• Summary
  • Contents
  • Subject index

‘A refreshingly critical contribution to the major debates in sports studies, this volume will nicely complement the conventional texts. The entries are well structured, introducing and explaining the arguments, and then applying them to current sports policies and controversies. I admire the material and will recommend it to my students’ — Professor Dave Harris, University College Plymouth, Marjon

Written by experienced academics use to teaching the subject, this book will help students and researchers find their way within the diverse field of sport studies. Clear, well researched entries explain the key concepts in the debates surrounding the social significance and social dynamics of sport. Each entry provides:

  • Clear Definitions
  • Relevant Examples
  • Up-to-date Suggestions for Further Reading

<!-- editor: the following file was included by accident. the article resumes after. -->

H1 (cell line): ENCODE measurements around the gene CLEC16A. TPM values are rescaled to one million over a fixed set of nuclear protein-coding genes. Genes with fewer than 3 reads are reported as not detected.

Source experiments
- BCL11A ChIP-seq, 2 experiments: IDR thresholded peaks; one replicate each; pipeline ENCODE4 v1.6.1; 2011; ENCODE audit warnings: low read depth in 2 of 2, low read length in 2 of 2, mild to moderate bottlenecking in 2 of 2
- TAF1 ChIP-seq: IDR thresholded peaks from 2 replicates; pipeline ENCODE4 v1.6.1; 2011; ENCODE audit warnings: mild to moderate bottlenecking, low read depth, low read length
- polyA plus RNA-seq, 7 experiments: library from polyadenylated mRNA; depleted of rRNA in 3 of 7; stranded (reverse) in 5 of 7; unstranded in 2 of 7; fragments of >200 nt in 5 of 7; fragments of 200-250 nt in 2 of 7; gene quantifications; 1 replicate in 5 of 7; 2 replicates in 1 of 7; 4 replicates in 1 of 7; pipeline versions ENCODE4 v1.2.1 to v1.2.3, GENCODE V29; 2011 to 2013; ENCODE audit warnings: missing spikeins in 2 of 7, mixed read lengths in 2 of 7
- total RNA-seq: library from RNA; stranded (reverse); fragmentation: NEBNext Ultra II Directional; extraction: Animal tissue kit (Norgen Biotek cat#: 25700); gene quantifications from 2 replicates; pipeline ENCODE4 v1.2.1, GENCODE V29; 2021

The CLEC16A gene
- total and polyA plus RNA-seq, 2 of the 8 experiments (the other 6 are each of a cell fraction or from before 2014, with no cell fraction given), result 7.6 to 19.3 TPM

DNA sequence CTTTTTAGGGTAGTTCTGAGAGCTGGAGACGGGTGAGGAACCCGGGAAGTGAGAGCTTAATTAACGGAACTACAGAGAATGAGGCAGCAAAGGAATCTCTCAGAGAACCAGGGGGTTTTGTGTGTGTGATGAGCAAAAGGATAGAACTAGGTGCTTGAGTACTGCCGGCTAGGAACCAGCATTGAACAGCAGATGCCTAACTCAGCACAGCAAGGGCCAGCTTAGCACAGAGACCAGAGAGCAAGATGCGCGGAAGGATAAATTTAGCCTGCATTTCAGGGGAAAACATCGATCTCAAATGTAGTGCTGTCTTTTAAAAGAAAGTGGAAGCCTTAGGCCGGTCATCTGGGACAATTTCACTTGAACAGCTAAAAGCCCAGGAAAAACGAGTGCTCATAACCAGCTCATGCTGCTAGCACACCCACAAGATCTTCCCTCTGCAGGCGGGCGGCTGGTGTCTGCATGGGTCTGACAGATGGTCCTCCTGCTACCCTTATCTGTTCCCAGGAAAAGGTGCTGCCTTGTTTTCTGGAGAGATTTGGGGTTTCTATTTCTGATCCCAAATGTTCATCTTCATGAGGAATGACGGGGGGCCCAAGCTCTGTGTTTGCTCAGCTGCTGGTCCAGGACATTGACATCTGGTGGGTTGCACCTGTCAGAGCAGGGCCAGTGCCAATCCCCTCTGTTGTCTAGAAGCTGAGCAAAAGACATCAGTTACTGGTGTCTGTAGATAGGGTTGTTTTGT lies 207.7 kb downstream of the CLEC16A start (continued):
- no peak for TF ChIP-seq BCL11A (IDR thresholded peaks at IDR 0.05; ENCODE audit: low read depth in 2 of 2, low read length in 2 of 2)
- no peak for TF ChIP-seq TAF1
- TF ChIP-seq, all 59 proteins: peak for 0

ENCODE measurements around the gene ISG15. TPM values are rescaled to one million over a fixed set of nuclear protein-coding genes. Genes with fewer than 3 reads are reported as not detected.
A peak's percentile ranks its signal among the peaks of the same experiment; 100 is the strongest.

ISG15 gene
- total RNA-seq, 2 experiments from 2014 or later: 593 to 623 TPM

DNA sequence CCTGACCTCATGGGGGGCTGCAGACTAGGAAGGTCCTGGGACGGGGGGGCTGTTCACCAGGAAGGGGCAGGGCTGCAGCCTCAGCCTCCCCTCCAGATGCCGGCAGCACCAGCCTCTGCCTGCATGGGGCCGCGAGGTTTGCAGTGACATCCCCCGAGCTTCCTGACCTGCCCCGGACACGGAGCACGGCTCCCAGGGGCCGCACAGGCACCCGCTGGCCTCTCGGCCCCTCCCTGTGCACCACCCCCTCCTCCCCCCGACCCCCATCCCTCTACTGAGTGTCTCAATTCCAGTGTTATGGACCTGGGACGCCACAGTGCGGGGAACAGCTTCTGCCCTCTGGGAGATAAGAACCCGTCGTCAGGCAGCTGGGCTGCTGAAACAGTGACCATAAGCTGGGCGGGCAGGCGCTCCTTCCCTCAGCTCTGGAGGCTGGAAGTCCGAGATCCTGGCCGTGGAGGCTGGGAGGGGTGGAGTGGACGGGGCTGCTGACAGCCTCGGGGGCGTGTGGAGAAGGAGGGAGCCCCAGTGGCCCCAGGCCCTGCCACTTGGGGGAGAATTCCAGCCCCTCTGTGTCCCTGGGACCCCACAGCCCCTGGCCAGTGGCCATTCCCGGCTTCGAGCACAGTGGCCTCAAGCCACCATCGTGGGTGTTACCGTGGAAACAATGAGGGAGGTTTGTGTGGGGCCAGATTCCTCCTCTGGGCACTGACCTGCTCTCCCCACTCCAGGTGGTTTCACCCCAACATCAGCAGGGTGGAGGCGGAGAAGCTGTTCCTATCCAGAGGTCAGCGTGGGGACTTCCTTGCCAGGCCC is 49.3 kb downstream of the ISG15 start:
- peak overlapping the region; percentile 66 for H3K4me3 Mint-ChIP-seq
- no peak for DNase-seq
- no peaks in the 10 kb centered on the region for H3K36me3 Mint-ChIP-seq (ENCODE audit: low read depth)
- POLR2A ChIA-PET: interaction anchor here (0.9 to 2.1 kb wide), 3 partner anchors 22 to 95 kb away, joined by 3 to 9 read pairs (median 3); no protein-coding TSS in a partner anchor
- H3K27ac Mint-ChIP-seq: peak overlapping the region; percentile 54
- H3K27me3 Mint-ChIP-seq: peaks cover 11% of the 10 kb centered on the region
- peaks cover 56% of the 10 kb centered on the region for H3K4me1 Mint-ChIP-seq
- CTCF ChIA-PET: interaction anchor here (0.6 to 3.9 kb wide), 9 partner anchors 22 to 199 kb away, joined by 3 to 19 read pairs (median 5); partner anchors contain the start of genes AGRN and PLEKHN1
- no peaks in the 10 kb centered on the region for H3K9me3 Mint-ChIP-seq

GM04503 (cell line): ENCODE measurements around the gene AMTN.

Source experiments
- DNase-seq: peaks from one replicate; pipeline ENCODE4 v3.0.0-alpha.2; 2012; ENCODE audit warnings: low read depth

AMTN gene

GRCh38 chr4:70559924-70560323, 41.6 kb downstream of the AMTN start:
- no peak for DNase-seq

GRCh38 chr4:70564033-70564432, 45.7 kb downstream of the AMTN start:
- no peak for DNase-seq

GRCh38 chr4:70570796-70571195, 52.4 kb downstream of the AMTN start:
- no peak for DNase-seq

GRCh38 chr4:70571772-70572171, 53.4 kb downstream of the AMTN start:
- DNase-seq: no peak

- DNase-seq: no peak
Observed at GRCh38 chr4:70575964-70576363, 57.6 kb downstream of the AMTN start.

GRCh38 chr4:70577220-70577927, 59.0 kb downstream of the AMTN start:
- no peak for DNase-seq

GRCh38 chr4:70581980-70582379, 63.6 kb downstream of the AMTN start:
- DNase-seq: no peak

• Informative Cross-Referencing

Valuable in its parts and indispensable as a whole, this book will provide ...

Social Class
Social class

‘The history of all hitherto existing society’, as Karl Marx and Friedrich Engels wrote in their Manifesto of the Communist Party of 1848, ‘is the history of class struggles’ (1965: 39). This is a useful starting point for discussing the concept of social class, for three reasons. First, for many of the sociologists and historians who have analysed sport, class is a given – a central and crucial fact of life in all but the earliest human societies. Class, that's to say, could not be escaped or dismissed as a matter of, say, snobbery or the ‘politics of envy’; it was there, as a decisive factor – for Marx, the decisive factor – in history and in the lives of individuals. Second, ...

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